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In Morocco, the bees of the oldest apiary in the world are dying “at a dizzying rate”

A beekeeper works in the apiary in Inzerki, Morocco, February 26, 2020.

At the foot of the monumental apiary of Inzerki, in the south-west of Morocco, silence has replaced the buzzing of bees. Silence synonymous with an ecological disaster precipitated by the disappearance of the colonies. A phenomenon observed on a national scale and caused by an extraordinary drought and climate change, according to experts.

“At this time of year, space is supposed to be filled with the buzz of bees. Today, they are dying at a dizzying rate”, deplores beekeeper Brahim Chatoui to AFP as he inspects his swarms under a blazing sun. As family tradition dictates, his 90 hives – he lost 40 in less than two months – are located in the Inzerki bee house, in the heart of the argan tree biosphere reserve, one of the richest from the country. “Other families have simply decided to give up beekeeping, for lack of means”testifies Mr. Chatoui.

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Considered as “the oldest and largest traditional collective apiary in the world”, according to specialists, this site dating from 1850 is not the only one hit by the mortality of Hymenoptera. Other Moroccan regions are affected. “The losses are considerable in the Beni Mellal-Khénifra region alone [centre], they are estimated at 100,000 hives since August »is alarmed Mohamed Choudani, of the Union of Moroccan beekeepers (UAM).

“An unprecedented phenomenon”

This year, the extent of the disappearance of bees is such that the government has released aid to beekeepers of 130 million dirhams (more than 12 million euros) – “still not deployed”according to Mr. Choudani – and launched an extensive investigation into the disaster. “This desertion of hives is an unprecedented phenomenon in Morocco”notes the National Food Safety Office (Onssa), in charge of the investigation, which attributes to climate change the “Colony Collapse Syndrome”. Onssa excludes the disease hypothesis.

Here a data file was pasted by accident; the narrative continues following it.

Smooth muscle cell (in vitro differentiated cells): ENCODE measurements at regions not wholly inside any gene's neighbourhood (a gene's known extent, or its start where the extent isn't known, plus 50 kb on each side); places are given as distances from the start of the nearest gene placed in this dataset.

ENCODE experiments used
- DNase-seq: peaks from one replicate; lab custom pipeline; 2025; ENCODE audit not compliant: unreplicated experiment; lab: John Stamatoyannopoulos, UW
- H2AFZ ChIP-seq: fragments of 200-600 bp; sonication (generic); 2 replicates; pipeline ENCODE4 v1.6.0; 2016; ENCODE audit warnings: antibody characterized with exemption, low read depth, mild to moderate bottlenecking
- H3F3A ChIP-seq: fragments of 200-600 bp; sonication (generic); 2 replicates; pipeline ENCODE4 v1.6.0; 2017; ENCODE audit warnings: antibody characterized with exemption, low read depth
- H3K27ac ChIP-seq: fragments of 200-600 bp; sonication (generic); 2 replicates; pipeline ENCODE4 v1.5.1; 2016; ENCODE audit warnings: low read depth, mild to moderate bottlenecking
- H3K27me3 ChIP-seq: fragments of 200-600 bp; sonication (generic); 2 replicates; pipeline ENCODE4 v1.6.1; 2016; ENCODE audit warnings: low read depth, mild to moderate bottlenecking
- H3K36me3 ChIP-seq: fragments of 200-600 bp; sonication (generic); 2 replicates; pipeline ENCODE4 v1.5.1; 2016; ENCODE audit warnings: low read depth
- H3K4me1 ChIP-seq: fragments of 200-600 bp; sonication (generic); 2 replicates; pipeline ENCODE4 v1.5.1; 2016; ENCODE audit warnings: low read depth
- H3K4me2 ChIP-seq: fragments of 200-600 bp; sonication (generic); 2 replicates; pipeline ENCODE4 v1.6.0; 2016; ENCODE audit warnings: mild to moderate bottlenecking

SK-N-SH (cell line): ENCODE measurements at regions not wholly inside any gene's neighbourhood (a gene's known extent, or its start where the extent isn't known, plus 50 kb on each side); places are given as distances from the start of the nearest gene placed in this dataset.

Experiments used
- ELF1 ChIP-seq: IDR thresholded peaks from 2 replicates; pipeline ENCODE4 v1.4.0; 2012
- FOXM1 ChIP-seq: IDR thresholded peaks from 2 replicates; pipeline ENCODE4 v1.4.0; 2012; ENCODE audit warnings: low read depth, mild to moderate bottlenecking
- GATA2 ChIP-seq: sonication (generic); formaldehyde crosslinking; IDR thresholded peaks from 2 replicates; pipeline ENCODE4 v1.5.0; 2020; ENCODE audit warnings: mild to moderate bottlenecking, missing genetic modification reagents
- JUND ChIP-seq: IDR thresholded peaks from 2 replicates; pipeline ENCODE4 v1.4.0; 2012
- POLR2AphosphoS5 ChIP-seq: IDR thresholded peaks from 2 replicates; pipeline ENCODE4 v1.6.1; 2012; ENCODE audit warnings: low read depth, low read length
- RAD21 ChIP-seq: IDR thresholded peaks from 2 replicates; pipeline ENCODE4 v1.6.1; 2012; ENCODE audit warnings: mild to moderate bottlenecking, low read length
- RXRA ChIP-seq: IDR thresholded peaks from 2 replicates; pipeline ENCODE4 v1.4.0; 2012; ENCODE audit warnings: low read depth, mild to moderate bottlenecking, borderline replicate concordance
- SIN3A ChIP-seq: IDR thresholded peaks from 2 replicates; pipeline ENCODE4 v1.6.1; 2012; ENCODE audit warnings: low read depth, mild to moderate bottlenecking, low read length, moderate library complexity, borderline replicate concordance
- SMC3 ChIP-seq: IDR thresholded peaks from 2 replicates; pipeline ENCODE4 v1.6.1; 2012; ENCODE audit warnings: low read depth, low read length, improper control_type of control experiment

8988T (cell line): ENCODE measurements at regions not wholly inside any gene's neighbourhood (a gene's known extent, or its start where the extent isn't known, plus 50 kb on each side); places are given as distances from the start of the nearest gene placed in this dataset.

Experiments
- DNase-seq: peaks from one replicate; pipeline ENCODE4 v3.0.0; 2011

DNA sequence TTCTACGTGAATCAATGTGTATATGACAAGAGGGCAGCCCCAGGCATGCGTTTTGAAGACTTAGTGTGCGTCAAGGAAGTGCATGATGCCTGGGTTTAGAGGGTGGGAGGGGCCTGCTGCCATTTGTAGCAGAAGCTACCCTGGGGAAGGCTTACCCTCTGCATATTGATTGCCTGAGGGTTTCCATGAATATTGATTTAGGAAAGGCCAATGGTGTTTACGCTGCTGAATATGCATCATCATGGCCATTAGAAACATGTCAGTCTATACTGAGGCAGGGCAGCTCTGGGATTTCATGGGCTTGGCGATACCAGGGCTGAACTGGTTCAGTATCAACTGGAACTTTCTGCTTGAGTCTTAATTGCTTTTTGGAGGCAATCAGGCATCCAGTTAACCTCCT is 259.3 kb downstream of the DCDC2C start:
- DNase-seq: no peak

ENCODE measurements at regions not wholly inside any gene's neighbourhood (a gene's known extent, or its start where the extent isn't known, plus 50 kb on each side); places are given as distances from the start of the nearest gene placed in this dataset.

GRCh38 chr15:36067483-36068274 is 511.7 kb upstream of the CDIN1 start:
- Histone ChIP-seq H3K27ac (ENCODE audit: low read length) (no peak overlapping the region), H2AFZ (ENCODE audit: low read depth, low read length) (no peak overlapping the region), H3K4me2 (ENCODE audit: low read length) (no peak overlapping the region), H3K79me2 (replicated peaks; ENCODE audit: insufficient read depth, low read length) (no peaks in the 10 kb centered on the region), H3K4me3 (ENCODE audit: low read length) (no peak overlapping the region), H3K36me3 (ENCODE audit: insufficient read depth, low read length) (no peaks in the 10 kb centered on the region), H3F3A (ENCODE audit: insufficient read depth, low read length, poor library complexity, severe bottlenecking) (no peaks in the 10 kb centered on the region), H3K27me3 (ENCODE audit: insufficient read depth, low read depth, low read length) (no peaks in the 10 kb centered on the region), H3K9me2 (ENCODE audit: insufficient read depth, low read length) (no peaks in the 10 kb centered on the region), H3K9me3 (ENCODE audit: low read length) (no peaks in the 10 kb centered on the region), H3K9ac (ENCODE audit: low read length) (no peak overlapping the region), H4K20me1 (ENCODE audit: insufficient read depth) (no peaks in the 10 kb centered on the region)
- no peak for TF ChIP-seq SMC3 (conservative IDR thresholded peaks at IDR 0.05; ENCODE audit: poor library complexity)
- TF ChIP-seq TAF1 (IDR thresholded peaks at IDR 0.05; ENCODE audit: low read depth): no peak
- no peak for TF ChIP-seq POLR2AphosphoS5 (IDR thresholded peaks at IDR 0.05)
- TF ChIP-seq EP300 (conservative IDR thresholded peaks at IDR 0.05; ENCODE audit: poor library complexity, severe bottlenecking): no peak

Researcher in bee science, Antonin Adam favors as an explanation the worst drought to hit Morocco for forty years. Besides, “Drought can today be amplified by the vulnerability of bees to diseases, transhumance, intensive agricultural practices, but also to the country’s desire to increase its honey production”analyzes the scientist, who has studied the beekeeping environment in the south-west of Morocco.

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Honey production has jumped 69% in ten years, from 4.7 tonnes in 2009 to nearly 8 tonnes in 2019, with more than 1 billion dirhams (101 million euros) in turnover, according to the ministry of agriculture. The country had 910,000 hives operated by 36,000 beekeepers recorded in 2019, compared to just under 570,000 in 2009, according to official statistics.

A heritage disaster

For beekeeper Brahim Chatoui, “drought is a normal cycle, it is its intensity that is worrying today”. In Inzerki, the disaster is twofold: ecological but also heritage. From a distance, the apiary is striking for its structure, which is both simple and complex, built of earth and wood on five levels divided into compartments of equal size. Inside the huts are arranged cylindrical hives made of woven reeds, wrapped in earth mixed with cow dung. But it is enough to approach to see the extent of the dilapidation. Parts of the bee tree are collapsing, raising fears of the worst.

For Hassan Benalayat, researcher in human geography, the degradation of the apiary is the consequence of several upheavals in the region, in particular the modernization of the beekeeping sector and the rural exodus, but also global warming. In the past, 80 families deposited their bees there; there are only about twenty of them today. “It is urgent to bring this exceptional heritage to life”argues Mr. Benalayat.

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“The situation is critical, but that doesn’t mean I’m going to give up”, assures Mr. Chatoui, who has created an association with other villagers to protect the apiary. They fought to include it in the heritage of Morocco. They planted aromatic herbs, in order to resist the aridity of the soil, and are now striving to rehabilitate the apiary. “The objective is not honey, but above all that the apiary is preserved and that my bees survive while waiting for better days”hopes the beekeeper.

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The World with AFP

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